• After 3–5 minutes, use a slotted spoon to scoop some grains from the water. Break one grain in half to make sure it is “al dente” (see above). Turn off the heat and pour rice into the colander to drain; set aside.

To steam and make tadig

  • Place the empty 6-quart saucepan back onto the stovetop over medium heat. Add ¼-inch canola oil and 2 tablespoons water. Add turmeric and/or saffron powder. Stir together.
  • Add the drained rice and shape it into a pyramid. Cover the pot and cook for 5–7 minutes until rice begins to steam.
  • Uncover and place 2 paper towels (one on top of the other) over the rice. The ends will extend outside the pot. Replace the lid tightly.
  • Reduce heat to low and simmer, covered, for 45 minutes. Turn off the heat and tilt the lid until ready to serve.
  • With a wide spatula, scoop the rice from the pot, making sure to not disturb the crust (tadig) that formed on the bottom of the pot.
  • Serve the rice on a flat serving platter, mounding it into the shape of a pyramid. Turn the tadig out onto a flat serving platter by inverting the pot, as you would invert a cake pan, or cut it into pieces and serve around the rice.

Yield: 8 servings

Optional garnish: Saffron Rice

Ingredients:

  • 1 cup steamed white rice
  • 1 tablespoon saffron water (see below)

Directions:

  • To make saffron water, mix together 1 teaspoon crushed saffron threads and ¼ cup hot water. Steep for a few minutes, until the water becomes yellow.
  • Mix saffron water with steamed white rice. Use this intensely yellow rice to make designs on the Chelo.

To reheat this rice: Pour ½ cup water mixed with ¼ cup canola oil onto the pyramid in a large pot. You can also freeze this rice, as long as you do not stir it until it is completely defrosted. You can even cook it, freeze it, and later steam it as it defrosts!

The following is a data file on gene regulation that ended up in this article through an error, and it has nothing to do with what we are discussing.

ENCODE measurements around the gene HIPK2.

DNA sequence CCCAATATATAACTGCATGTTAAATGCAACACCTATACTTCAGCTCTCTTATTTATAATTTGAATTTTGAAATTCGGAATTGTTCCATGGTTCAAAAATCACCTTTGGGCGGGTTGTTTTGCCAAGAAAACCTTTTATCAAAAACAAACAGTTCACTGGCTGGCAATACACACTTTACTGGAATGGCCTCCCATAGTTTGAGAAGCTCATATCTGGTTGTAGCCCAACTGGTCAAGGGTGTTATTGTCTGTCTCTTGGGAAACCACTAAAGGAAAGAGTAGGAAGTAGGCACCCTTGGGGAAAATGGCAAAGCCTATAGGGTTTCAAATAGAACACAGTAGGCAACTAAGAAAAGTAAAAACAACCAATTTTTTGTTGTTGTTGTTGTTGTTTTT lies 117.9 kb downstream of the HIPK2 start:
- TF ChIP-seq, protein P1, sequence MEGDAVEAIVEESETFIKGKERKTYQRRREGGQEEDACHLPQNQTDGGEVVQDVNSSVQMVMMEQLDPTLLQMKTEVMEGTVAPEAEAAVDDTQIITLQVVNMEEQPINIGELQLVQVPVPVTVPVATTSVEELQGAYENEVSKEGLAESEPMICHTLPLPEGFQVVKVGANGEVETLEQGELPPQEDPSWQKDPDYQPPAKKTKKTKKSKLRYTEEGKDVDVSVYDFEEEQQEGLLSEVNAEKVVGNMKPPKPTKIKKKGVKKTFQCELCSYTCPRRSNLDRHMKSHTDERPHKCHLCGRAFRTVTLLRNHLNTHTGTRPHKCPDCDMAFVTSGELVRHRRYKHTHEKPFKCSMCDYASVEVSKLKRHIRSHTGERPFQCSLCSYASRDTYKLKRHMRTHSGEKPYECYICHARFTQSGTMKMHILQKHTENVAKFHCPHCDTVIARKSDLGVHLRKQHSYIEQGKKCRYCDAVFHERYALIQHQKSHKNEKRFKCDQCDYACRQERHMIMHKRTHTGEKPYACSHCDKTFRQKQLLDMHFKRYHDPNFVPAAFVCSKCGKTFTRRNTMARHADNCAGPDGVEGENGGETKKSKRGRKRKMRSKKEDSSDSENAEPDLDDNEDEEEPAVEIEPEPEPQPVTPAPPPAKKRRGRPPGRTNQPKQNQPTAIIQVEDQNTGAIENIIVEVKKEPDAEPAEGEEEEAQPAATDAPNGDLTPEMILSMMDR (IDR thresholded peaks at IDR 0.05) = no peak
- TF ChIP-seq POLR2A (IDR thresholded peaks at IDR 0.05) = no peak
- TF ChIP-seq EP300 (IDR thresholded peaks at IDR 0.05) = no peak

Yield: Up to 8 servings, depending on whether your guests are Persians!

Reyna Simnegar, the author of Persian Food from the Non-Persian Bride, was born and raised in Venezuela. Her family history dates back to the Spanish Inquisition when her family fled from Spain and ultimately arrived in Venezuela. Reyna moved to the United States in 1995 to pursue higher education. She now lives with her wonderful husband and vivacious five boys in Boston, MA
© Copyright, all rights reserved. If you enjoyed this article, we encourage you to distribute it further, provided that you comply with Chabad.org's copyright policy.
E-mail
1000 characters remaining
Email me when new comments are posted.
Sort By:
Discussion (2)
October 10, 2014
Rice, orez, arroz
There are plenty of different techniques to make rice and as long as it looks as great as Reyna's it is B'Seder. My family belongs to the Rice World so we have tried plenty of methods as well as varieties of rice. Basmati is suppossed to be the healthier variety is also the easiest. We find that in order to get great non-sticky rice the ratio of water to rice should be 1.75w: 1r. Tadig can be made separate, in a cast iron pot . with olive oil and crushed garlic plus tumeric, safron or a little bit of curry powder. heat the cast iron pot spread the cook rice at the desired thickness cover the pot tightly and turn off the heat. It will be plenty for all rice lovers.
Yehuda Franco
USA
May 1, 2014
You NEVER have to drain rice. I learned from a good Iranian friend in college. You use one part rice to 2 parts water with any oil and spices you want to use all added in the beginning. Bring to a boil and then
put foil to cover pan and then put tight heavy lid on top of that. Turn down heat to let the rice steam for the remainder of the time. DO NOT TAKE OF LID for at least 20 min. You want the temp on med low so that a beautiful crunchy bottom forms.
JT
Parma
FEATURED ON CHABAD.ORG